dnf versus yum

Matthew Miller mattdm at fedoraproject.org
Wed Jan 8 19:46:32 UTC 2014

On Wed, Jan 08, 2014 at 01:43:01PM -0500, Przemek Klosowski wrote:
> >hence that is why whatever calls itself a replacement for yum should *not*
> >support destroy the running system without whatever *force switch*
> I don't like the weird partial functionality of this feature. It is
> apparently undocumented---actually, it'd be tricky to document it
> because it seems to protect some nebulous set of system facilities
> (running kernel, current yum, presumably RPM and runtime libraries;
> probably also grub; what else?).

I'm a little lost in the thread, but do you mean that yum's protected
packages functionality is undocumented? If that is what you mean, check the
man page. It says:

  protected_packages  This  is  a list of packages that yum should
  never completely remove. They are  protected  via  Obsoletes  as
  well as user/plugin removals.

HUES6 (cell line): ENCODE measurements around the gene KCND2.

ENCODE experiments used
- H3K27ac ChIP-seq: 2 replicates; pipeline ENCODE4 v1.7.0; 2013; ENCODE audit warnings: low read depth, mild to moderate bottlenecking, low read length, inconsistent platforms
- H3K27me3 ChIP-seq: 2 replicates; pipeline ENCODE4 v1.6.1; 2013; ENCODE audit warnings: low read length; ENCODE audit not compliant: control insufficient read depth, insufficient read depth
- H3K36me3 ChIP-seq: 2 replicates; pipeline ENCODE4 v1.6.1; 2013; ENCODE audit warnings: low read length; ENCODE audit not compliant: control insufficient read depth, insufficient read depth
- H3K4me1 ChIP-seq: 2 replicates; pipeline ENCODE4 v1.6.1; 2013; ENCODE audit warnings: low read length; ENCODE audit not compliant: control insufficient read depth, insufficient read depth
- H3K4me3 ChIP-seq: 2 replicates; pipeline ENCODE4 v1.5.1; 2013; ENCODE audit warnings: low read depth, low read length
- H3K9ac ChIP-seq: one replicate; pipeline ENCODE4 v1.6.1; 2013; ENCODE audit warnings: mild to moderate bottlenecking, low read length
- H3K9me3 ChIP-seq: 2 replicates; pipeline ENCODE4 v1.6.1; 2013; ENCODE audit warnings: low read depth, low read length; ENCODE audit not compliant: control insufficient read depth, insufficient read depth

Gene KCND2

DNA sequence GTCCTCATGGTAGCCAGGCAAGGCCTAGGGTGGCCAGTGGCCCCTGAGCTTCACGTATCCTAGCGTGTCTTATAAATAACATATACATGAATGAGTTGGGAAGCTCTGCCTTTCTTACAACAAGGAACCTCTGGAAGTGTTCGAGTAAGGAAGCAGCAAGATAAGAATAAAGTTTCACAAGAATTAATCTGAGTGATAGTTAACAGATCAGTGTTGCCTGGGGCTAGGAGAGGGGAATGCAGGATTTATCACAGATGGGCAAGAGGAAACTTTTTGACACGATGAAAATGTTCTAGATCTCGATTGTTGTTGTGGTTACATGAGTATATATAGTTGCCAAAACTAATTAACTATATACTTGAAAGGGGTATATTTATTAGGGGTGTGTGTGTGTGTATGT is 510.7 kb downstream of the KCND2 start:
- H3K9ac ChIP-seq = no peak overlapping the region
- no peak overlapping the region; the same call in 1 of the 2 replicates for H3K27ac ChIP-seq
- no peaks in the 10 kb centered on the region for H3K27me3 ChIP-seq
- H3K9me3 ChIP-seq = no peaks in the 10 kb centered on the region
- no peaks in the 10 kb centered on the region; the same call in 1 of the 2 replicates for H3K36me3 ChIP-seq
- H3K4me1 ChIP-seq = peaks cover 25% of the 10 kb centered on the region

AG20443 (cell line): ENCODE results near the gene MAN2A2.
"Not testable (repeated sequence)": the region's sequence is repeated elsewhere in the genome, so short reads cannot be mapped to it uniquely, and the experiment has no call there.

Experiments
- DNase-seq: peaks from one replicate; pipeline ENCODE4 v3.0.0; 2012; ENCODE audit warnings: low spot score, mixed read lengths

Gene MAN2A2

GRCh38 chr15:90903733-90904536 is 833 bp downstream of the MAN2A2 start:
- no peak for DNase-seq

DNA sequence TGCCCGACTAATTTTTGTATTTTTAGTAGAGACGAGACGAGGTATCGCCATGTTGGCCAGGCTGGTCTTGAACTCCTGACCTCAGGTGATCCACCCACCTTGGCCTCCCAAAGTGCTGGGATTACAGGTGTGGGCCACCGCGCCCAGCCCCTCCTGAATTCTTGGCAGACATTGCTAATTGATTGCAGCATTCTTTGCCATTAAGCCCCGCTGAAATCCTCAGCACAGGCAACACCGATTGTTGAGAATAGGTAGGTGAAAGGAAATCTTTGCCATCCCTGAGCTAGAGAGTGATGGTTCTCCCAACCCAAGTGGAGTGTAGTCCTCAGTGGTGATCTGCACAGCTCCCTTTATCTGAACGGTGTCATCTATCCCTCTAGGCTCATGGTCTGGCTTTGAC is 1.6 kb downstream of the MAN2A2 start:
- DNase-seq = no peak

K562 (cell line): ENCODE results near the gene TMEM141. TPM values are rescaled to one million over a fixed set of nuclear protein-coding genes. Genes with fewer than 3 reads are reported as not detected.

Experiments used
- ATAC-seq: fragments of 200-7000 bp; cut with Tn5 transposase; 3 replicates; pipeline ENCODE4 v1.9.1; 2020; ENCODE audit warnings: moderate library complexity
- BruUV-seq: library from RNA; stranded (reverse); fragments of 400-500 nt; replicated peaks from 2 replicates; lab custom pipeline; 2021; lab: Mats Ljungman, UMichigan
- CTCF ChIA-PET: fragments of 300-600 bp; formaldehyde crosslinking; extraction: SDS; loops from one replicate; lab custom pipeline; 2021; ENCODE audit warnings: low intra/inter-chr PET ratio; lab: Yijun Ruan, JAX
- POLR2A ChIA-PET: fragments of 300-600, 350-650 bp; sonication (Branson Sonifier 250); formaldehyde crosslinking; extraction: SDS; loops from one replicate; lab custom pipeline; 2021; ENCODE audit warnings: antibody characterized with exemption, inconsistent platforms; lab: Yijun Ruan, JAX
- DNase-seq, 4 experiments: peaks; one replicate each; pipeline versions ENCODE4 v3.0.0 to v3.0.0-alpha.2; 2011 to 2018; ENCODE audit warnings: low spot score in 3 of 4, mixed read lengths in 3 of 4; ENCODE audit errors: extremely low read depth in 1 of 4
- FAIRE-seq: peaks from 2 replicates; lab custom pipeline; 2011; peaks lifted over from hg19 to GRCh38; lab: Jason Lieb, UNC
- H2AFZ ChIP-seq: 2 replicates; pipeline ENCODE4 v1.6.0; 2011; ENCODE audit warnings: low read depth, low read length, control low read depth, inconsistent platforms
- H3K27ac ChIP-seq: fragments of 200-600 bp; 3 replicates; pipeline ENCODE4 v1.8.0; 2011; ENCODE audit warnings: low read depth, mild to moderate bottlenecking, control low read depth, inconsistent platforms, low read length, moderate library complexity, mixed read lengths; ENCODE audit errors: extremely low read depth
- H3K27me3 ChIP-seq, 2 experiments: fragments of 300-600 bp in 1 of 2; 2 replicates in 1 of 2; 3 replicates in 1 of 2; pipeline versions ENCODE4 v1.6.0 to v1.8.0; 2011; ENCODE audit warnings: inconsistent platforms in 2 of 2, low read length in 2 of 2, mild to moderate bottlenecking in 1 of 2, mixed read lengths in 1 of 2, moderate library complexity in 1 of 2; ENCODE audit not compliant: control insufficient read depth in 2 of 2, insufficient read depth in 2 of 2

The  default  is:  yum  glob:/etc/yum/protected.d/*.conf  So any
  packages which should be protected can do so by including a file
  in /etc/yum/protected.d with their package name in it.

  Also  if  this  configuration  is set to anything, then yum will
  protect the package corresponding to the running version of  the

And on _my_ system, there's a /etc/yum/protected.d/systemd.conf containing
owned by "systemd" and a gnome.conf containing gnome-shell which I think I
put there myself. (Nothing owns it and I don't remember.)

This goes an amazingly long way toward protecting the system from accidental
autophagy without really being all that complex.

> Another point:  it shouldn't be hardwired into the package manager
> but rather result from package properties. I can see several ways to
> do it:
>  - an 'essentiality' property in the RPM file
>  - a yum/dnf configuration file specifying a set of protected packages
>  - a special, unremovable 'system' package that depends on kernel and dnf

Option #2 it is.

> Last two would be preferable, because they allow tailoring the set
> of protected packages differently for a datacenter server vs. a
> network appliance, desktop, etc.

Exactly. And configuration is better than a magic package.

Matthew Miller    --   Fedora Project    --    <mattdm at fedoraproject.org>

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